Mandatory Self-Disclosure Proposed for Improper Conduct by Contractors
On February 16, the FAR Council posted a proposed rule in the Federal Register that requires federal government contractors to establish and maintain an internal program that fosters ethics and proper business conduct with respect to federal government contract performance (FAR Case 2006-0001). The rule would be applicable to contractors with a contract in excess of $5 million dollars and a contract performance period of at least 120 days. Its requirements would not arise from commercial item contracts or from contracts performed outside the United States. In general, the proposed rule requires contractors under qualifying contracts to: (1) post inspector general fraud hotline posters; (2) maintain a written code of ethics and business conduct; and, (3) provide employees with appropriate training commensurate with the contractor's overall federal business activities.
Most large federal government contractors already maintain internal policies and controls and provide employee training aimed at ensuring appropriate business conduct, generally, and specifically with respect to federal government business. For companies operating in the federal sector, such programs have been maintained as a matter of best practice to mitigate risk under the False Claims Act, pursuant to guidance contained in the federal organizational sentencing guidelines. However, the proposed rule deserves a careful reading by corporate compliance officers, legal counsel and executives, because it proposes to create a contractual disclosure and cooperation requirement in the event a contractor discovers misconduct under its ethics and business conduct program.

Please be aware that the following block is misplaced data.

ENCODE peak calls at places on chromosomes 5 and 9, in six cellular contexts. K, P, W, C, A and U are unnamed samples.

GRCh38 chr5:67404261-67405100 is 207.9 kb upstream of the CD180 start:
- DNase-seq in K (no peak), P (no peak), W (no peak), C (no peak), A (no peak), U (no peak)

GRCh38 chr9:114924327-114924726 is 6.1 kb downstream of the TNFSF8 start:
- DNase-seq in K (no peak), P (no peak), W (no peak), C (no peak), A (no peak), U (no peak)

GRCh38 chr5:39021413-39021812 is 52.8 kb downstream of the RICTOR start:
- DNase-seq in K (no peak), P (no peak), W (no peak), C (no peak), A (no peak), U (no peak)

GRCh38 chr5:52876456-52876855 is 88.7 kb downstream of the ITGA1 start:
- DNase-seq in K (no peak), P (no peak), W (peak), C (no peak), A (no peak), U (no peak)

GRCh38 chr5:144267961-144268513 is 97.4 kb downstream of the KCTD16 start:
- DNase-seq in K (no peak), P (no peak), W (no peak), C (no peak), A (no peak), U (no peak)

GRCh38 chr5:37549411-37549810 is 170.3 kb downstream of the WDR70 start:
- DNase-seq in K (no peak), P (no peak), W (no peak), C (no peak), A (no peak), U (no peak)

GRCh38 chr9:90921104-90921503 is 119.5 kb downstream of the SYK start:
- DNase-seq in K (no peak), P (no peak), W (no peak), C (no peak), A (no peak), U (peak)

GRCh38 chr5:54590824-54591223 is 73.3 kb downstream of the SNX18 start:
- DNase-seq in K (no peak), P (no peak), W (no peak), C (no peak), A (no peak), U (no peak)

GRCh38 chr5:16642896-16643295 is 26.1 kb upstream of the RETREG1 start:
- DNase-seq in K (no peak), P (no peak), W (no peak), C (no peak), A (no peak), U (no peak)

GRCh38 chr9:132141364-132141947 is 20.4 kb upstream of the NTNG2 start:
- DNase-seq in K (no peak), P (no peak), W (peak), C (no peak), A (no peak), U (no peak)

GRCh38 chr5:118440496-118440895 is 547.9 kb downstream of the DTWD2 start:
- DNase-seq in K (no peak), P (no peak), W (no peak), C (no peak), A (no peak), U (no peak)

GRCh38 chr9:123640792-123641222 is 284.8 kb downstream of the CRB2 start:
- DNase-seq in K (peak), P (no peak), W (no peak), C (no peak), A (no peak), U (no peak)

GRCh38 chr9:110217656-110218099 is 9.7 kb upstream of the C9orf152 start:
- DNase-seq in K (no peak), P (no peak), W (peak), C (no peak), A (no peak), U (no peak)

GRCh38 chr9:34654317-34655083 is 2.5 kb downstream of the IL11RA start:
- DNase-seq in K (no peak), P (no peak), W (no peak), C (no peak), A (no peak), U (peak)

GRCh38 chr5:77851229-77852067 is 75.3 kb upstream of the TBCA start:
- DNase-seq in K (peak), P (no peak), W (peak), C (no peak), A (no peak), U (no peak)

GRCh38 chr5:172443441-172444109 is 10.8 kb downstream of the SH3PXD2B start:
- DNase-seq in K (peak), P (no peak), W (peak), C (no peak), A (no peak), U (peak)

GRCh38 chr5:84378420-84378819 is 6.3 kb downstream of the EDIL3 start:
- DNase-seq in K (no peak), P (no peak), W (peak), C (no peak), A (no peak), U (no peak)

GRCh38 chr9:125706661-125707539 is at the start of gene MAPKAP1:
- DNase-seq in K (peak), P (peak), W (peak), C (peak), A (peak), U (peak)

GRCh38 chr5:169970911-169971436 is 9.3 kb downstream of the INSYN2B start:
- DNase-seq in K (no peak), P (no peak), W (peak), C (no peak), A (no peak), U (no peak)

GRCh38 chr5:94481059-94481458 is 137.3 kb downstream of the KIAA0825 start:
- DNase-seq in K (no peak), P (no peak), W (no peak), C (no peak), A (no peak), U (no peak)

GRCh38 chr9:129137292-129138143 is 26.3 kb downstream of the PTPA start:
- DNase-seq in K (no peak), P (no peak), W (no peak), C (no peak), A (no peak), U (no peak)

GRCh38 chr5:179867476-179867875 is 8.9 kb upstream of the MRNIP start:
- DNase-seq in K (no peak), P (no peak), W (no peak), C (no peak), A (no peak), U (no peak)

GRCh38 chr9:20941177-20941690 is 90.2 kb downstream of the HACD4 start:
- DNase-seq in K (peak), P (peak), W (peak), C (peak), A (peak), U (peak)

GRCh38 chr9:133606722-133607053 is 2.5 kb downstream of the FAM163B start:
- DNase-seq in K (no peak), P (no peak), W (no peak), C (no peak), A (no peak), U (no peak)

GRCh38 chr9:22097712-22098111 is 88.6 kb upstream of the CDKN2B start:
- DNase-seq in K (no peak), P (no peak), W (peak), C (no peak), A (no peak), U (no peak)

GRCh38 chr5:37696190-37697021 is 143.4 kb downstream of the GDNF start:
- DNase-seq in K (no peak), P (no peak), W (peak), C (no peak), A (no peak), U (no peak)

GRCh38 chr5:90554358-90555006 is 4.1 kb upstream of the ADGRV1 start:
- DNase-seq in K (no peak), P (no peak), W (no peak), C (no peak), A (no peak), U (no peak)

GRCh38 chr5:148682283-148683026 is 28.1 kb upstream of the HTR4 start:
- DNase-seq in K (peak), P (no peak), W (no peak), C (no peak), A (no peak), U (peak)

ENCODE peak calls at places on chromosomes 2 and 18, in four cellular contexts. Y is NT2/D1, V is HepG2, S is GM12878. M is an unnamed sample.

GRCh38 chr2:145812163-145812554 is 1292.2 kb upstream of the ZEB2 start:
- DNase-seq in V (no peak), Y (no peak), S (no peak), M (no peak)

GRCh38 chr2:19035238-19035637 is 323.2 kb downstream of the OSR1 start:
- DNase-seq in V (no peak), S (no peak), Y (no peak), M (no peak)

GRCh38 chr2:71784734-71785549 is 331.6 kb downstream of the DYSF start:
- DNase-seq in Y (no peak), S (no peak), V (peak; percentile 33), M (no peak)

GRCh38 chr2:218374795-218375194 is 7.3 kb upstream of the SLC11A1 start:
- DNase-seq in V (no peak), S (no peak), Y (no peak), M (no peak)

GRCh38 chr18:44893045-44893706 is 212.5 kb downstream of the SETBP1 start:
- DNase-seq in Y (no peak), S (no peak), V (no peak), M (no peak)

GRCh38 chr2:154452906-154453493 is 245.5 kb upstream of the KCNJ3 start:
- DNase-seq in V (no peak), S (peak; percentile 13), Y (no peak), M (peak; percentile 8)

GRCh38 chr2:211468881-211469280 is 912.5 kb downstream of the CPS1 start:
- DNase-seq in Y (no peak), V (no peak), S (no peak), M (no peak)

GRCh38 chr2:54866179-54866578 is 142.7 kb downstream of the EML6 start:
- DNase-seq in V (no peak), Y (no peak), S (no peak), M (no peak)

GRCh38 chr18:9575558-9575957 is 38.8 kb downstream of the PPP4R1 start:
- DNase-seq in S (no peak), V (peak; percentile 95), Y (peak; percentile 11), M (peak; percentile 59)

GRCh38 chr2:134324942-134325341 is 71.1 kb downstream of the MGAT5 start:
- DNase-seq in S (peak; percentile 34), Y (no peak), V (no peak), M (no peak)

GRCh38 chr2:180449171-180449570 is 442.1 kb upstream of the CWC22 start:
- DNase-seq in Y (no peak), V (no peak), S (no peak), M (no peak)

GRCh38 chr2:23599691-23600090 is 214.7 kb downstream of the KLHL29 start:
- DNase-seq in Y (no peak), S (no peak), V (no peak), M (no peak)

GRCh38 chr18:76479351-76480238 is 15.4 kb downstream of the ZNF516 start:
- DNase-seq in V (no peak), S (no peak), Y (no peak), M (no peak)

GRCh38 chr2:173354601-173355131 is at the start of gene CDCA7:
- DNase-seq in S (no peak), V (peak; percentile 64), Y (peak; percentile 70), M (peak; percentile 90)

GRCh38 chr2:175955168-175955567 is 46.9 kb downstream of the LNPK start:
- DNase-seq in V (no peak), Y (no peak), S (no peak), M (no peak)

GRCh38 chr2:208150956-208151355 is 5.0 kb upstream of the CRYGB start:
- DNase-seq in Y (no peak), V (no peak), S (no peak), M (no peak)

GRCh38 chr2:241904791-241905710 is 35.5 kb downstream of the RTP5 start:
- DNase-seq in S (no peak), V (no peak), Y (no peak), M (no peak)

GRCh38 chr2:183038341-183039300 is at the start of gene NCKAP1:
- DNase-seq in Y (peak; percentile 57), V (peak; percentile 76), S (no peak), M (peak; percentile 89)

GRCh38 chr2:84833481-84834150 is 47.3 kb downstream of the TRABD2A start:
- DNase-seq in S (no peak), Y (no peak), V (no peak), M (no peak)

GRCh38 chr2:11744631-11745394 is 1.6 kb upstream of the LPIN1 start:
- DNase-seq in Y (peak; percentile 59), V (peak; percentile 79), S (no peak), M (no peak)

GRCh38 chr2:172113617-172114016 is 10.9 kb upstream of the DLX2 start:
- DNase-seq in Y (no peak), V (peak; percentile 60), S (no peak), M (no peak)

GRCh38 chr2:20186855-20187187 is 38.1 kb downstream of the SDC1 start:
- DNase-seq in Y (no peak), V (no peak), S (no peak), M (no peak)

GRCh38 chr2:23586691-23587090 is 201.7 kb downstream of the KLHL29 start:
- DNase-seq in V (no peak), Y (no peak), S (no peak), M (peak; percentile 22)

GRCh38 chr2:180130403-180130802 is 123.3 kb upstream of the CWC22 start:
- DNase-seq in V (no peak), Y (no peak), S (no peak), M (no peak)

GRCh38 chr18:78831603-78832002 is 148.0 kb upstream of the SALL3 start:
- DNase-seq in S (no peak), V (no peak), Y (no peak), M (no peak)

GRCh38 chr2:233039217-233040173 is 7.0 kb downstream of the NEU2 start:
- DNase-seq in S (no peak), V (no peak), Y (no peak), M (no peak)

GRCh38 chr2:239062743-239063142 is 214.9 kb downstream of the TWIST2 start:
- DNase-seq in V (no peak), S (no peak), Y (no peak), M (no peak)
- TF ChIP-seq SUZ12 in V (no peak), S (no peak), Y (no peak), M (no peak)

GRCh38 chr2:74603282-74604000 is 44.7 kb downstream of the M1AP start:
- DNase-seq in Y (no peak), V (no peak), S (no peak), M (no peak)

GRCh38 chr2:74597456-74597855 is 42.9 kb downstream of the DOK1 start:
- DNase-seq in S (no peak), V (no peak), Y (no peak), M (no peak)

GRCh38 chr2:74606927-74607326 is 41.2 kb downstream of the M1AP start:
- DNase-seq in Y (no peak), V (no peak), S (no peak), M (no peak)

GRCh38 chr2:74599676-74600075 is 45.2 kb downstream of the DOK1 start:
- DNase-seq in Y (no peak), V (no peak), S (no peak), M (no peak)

The proposed rule creates a new FAR clause that would be included in qualifying contracts. In relevant part, the clause requires that contractors maintain an internal control system to "facilitate timely discovery and disclosure of improper conduct in connection with Government contracts" which "should provide for ... timely reporting to appropriate Government officials of any suspected violations of law in connection with Government contracts or any other irregularities in connection with such contracts ... [as well as] full cooperation with any Government agencies responsible for either investigation or corrective actions" (emphasis added). The clause provides for withholding of contract payments and award fees in the event a contractor fails to comply.
Most regulators and business executives would widely agree that ethical and proper business conduct is of paramount importance to successful performance in the federal government marketplace. However, the requirement that a contractor must, -- as a matter of contract -- "disclose" any "improper conduct" is a broad and new concept that raises complicated legal questions and business execution risk. In the first instance, the phrase "improper conduct" is patently ambiguous, and could be interpreted to apply to an entire range of activity that is not normally reported by contractors to anyone. For example, sexual harassment claims by employees working on a government contract might become reportable under the proposed rule. Even more onerous, an employee’s actions might be legal, but in violation of a contractor’s written code of ethics, and therefore become reportable as a contractual performance obligation.
Moreover, the reporting requirement under the proposed rule places into question whether a government contractor retains the right not to report itself for a regulatory violation. Government contractors are challenged with a broad array of complicated scenarios that put corporate compliance with regulatory requirements in question. These situations frequently are not reported, but instead are investigated and remedied with process improvements aimed at mitigating recurrence. Under the proposed rule, a contractor may no longer retain the option to not self report. Instead, failing to report might constitute a separate contract performance liability and potential false claim. Intended or not, the overall result of the proposed rule may be to elevate every instance of misconduct to the level of a potential contract or false claim.
Contractors wishing to respond to the proposed rule must do so by April 17.
If you have questions or concerns regarding the impact of this rule on your business, you may contact the Robinette Group at 703-887-2036.